Going back to part of my original question, if two recordings were identical with the exception of the output level, would it be expected that the one with the lower output would sound better when played at an equal volume?

My answer will be No, since the lower output level recording will not be utilizing the full dynamic range of the given format - CD, SACD, DVD-A, etc.

For example, the CD has 16 bits resolution. The CD that sounds louder, than the other, will be utilizing almost all 16 bits (for example), and the one that has lower output level, will be utilizing less bits. However, it is really up to the mastering engineer what the end result will be.

Please note that CD (PCM) and SACD (DSD) has nothing to do with each other, and the lower level with SACD does not mean it is inferior to CD, on the contrary, SACD is much better than CD in any case, IMO (except if audio recording engineer didn't know what he/she's doing :)).

Also, please note that an HDCD without HDCD decoder will also sound 6dB lower that a regular CD.

CD and SACD are just two different formats, requiring different type of processing, that has nothing to do with output level and actual resolution.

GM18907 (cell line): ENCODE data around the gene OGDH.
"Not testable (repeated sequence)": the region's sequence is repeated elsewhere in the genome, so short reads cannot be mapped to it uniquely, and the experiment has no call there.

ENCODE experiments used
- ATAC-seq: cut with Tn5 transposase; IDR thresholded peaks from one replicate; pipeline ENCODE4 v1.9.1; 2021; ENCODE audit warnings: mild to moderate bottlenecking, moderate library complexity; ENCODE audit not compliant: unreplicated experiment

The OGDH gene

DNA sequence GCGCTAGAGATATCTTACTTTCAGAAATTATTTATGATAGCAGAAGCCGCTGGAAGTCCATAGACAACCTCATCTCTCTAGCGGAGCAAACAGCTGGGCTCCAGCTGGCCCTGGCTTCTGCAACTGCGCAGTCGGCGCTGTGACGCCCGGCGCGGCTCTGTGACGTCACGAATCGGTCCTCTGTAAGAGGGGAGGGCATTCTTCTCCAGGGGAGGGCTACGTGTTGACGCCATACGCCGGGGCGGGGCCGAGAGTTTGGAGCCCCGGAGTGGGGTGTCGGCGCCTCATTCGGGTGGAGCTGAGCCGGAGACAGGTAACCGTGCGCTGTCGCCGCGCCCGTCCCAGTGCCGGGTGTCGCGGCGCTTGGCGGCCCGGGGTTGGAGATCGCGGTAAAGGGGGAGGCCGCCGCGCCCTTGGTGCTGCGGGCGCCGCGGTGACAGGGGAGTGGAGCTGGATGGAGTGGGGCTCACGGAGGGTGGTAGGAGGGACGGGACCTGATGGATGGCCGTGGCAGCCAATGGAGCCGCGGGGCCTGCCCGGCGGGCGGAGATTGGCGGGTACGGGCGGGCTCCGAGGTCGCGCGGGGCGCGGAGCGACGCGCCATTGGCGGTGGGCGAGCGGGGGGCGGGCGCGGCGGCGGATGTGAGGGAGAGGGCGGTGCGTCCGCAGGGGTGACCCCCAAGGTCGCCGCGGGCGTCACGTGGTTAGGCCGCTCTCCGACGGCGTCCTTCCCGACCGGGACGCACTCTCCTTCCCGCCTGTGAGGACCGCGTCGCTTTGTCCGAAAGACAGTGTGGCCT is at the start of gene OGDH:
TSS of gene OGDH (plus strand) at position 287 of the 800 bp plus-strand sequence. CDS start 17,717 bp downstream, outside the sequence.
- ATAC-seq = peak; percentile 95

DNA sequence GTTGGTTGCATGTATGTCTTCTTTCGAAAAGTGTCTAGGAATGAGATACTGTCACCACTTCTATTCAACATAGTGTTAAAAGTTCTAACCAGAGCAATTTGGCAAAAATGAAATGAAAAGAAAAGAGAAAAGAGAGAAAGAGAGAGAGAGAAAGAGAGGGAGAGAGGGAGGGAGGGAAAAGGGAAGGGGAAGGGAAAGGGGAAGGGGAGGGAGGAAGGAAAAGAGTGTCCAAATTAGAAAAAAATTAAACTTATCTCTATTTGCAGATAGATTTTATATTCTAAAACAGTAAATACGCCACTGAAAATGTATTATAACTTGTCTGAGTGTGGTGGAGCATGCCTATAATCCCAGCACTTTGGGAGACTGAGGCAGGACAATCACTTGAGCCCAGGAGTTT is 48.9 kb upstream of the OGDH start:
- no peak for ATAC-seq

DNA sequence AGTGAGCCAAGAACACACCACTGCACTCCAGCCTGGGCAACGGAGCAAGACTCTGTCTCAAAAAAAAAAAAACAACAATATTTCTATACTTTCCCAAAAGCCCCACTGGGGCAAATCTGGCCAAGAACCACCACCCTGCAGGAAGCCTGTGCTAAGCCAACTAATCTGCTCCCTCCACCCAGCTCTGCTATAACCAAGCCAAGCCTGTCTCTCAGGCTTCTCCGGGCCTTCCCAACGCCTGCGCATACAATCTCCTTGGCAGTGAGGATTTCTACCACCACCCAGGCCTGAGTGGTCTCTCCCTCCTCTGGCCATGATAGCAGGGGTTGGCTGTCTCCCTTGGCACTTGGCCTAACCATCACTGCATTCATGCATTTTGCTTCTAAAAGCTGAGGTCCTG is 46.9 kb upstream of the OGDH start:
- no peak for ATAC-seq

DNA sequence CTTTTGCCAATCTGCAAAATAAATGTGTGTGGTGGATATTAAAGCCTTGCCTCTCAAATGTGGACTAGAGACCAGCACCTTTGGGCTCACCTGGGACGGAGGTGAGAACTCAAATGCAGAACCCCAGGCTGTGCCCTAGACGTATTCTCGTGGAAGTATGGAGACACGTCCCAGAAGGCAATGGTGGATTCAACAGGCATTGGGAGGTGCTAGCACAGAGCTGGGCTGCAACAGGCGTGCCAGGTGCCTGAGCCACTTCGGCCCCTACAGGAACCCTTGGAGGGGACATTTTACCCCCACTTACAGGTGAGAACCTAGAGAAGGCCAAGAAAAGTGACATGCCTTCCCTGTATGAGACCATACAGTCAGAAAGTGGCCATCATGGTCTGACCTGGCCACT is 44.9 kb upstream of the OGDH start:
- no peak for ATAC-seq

Hope this helps!

Alex Peychev
Kijanki - So why do you think it is that something like SACD, that from a technical aspect should be superior like other high resolution formats are considered to be, doesn't seem to be supported much in the audiophile world? Neither of the audio store locally do anything with SACD.
SACD converters, operating as Pulse Width Modulation are difficult to implement in computer servers - increasingly popular. Strong copy protection would not be the reason, since most of people are honest, but combined with initial price of SACD and inability to make backup killed the format. In my opinion, there should be incentives to establish new format but instead greed won and $30+ SACDs were not very popular at the beginning, not to mention cost of SACD players.

Perhaps they don't even care about audio quality, since most of people are happy with MP3, but rather tried to introduce strong copy protection (impossible to copy SACD) to fail at the end.

44.1 kHz sampling of CD is not enough. Nyquist says it is for 20 kHz audio bandwidth but Nyquist theorem applies only to continuous waves. The shorter high frequency sound the worst reproduction it is (cymbals, percussion etc.).